Jason: So Nestle owns it now. As of 2003, according to Wikipedia, the company has 3,000 employees. When did you sell to Nestle?

Jenny: in 2004. The thing about us selling is that in the beginning it was almost like we didn’t sell because I was still involved. They kept us on as consultants, even though they didn’t really consult us very often.

In fact it was funny in a way because Sid and I had always run the company hands-on and that’s the benefit of an entrepreneurial company. If things aren’t working, you can make changes. You can make decisions very quickly; you don’t have to go through a board to make an important decision, so really if things weren’t going right we’d change it. If an ad wasn’t pulling the way it should, we’d change it. We always had a back-up plan.

So when Nestle bought the company, and after a while we were just consultants, we kept waiting for the phone to ring so they could ask us questions. Sid was a little offended and he’d say ‘Why aren’t those people calling?’

Sid was really brilliant with marketing. We each had our skills. I was very good at writing all the manuals for the company, I interviewed all the key people in the beginning. In fact, when we first opened in Australia, I interviewed over 300 people and ended up hiring 100 so our first training class had 100 people in it. I did the training, I wrote the training material and I was also very good at interacting with the people.

Sid’s skill was really marketing. He was absolutely genius at marketing and he had the sensitivity about locations. People say in business it’s location, location, location. I think it’s neighborhood, neighborhood, neighborhood, because it depends on the demographic of a neighborhood and the traffic flow as to exactly what your product or service is. He had a knack for going into a neighborhood. He would look at the people, look at the flow of traffic, get a feel for it. I can tell you, opening all those centers in Australia, there wasn’t one that was a failure. We never changed a location. The only time we ever did that was when we couldn’t remove a lease, but it wasn’t because it was a bad location. I think neighborhoods are more important.

Sid had his area of expertise and I had mine. Some very wise person once said that if partners in business both have the same skill, one of them isn’t necessary, and I do believe that. I think that each person in an organization has to bring a different skill set to the table in order for it to be complete.

That’s how we mostly operated. But even though Sid handled all the marketing, he never made a marketing decision without coming to me and asking what I thought because all marketing affects operations, and I was in charge of operations. He needed my input to see if I thought it would be effective for operations, and vice-versa. If I wanted to implement a certain thing in operations, I would go to him and say ‘Sid, this is what I want to do. What do you think? How can we advertise it and get this message across to the public out there?’ Then he and I would brainstorm to come up with something. Even though we had our individual skills and our individual responsibilities, we really worked as a team. When people ask about the program, like ‘What’s the most important part about the program?’, it’s kind of like asking ‘What’s the most important leg of the three-legged stool?’ They’re all important. I believe that’s true of partnerships too. It’s not one person or one thing, it’s a combination of it all, and that’s what we tried to consider when we put the program together.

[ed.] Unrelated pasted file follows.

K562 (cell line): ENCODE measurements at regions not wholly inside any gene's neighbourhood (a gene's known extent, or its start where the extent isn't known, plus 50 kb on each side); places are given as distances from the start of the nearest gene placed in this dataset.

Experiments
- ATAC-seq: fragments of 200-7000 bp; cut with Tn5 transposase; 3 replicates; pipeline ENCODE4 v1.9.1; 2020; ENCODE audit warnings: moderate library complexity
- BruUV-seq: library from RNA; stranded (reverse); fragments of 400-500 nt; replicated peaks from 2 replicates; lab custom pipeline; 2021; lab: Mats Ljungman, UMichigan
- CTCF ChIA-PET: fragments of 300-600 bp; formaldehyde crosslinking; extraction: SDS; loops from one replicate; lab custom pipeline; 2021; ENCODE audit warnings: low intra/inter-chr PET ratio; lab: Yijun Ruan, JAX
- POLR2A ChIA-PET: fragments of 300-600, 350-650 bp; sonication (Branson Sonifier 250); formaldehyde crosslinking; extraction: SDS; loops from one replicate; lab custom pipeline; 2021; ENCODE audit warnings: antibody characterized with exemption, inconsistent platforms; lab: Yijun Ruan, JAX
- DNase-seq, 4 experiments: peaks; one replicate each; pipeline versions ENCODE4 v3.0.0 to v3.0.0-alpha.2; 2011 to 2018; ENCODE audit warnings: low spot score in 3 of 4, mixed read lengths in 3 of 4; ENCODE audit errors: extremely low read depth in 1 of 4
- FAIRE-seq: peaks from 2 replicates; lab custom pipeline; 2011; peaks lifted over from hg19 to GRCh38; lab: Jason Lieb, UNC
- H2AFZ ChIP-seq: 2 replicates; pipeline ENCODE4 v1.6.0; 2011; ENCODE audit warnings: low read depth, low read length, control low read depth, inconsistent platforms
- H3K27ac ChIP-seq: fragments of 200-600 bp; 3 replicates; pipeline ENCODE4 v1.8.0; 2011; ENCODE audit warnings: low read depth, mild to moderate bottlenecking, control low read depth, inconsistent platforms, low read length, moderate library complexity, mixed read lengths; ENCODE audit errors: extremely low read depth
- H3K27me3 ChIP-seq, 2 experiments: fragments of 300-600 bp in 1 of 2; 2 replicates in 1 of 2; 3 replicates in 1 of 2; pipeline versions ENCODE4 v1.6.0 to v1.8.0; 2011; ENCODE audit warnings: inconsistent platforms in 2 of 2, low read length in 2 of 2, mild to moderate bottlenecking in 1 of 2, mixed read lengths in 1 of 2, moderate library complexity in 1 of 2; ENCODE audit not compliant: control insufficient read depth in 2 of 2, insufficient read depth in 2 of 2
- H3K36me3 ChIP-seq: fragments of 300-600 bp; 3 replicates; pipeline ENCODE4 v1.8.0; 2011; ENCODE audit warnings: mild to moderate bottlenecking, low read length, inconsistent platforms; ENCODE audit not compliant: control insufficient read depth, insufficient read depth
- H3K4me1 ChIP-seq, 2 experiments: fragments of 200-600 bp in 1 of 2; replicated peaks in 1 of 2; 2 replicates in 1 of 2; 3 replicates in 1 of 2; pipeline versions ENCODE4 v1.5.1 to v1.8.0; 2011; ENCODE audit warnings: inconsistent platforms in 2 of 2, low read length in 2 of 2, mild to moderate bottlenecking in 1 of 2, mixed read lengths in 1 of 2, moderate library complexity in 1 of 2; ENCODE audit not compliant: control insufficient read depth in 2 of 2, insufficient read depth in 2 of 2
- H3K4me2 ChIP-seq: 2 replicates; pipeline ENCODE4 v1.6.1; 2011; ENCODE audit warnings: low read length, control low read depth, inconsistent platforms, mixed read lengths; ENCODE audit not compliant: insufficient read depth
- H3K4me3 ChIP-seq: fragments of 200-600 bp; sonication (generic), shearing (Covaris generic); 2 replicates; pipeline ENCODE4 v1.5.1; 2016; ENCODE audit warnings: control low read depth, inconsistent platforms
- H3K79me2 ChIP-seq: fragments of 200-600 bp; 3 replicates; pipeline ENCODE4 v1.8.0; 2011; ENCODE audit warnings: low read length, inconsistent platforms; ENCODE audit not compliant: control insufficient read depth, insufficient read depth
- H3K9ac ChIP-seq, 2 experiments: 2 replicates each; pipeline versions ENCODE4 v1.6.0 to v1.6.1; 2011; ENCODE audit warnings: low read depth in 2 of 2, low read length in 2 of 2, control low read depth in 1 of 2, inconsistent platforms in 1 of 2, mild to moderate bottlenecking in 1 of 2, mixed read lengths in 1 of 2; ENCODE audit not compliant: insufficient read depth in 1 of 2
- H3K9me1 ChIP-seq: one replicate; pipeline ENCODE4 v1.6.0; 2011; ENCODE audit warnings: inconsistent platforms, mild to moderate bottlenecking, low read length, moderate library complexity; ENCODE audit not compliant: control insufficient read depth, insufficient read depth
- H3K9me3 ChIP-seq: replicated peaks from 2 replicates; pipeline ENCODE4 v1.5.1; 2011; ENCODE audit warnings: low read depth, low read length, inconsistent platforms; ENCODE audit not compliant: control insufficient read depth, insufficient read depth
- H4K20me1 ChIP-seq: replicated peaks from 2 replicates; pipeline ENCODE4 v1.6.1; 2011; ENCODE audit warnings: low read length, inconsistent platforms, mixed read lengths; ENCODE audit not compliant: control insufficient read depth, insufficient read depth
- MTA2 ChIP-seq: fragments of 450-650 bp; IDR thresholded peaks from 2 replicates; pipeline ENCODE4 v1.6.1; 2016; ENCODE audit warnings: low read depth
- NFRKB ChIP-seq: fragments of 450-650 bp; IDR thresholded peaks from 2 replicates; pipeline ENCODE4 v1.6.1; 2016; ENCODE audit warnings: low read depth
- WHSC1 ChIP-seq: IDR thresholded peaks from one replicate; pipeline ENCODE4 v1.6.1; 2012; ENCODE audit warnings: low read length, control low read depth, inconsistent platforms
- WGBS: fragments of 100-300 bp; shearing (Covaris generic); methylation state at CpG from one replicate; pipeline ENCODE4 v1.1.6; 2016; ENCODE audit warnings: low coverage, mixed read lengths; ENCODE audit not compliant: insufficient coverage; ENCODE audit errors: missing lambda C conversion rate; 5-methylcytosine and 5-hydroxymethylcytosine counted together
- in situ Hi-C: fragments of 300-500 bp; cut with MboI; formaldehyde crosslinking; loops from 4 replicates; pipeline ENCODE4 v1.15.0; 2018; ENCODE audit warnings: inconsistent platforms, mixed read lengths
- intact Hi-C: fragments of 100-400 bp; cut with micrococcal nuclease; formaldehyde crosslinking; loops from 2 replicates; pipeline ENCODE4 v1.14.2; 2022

Jason: Another question about the business. You had a company called BCI — Body Contour Inc, and you sold that. And that’s how you got the capital to start the business in Australia right?

Jenny: Exactly. And that’s a story in itself, really. When we went to Australia, Sid and I were both born in the same year and we were 50 years old. We took our whole fortune, every dime that we had, an invested in Australia. I can remember the woman who was in charge of nutrition — she was one of the top nutritionists in Australia and she looked at me and said ‘What were you thinking?’ I’m sure there were a lot of people who would not be willing to take that risk, but we knew we would be successful. Failure simply wasn’t an option. What I have in the book is truly what I believe. You have to believe in yourself and you have to be willing to work for the things that you want. People would say ‘Gee, you’re so lucky with your success’, and I’d say ‘Isn’t it interesting that the harder I work, the luckier I get.’ It is true. Anything you want to achieve in life, whether it’s in education, whether it’s building a business, it takes hard work.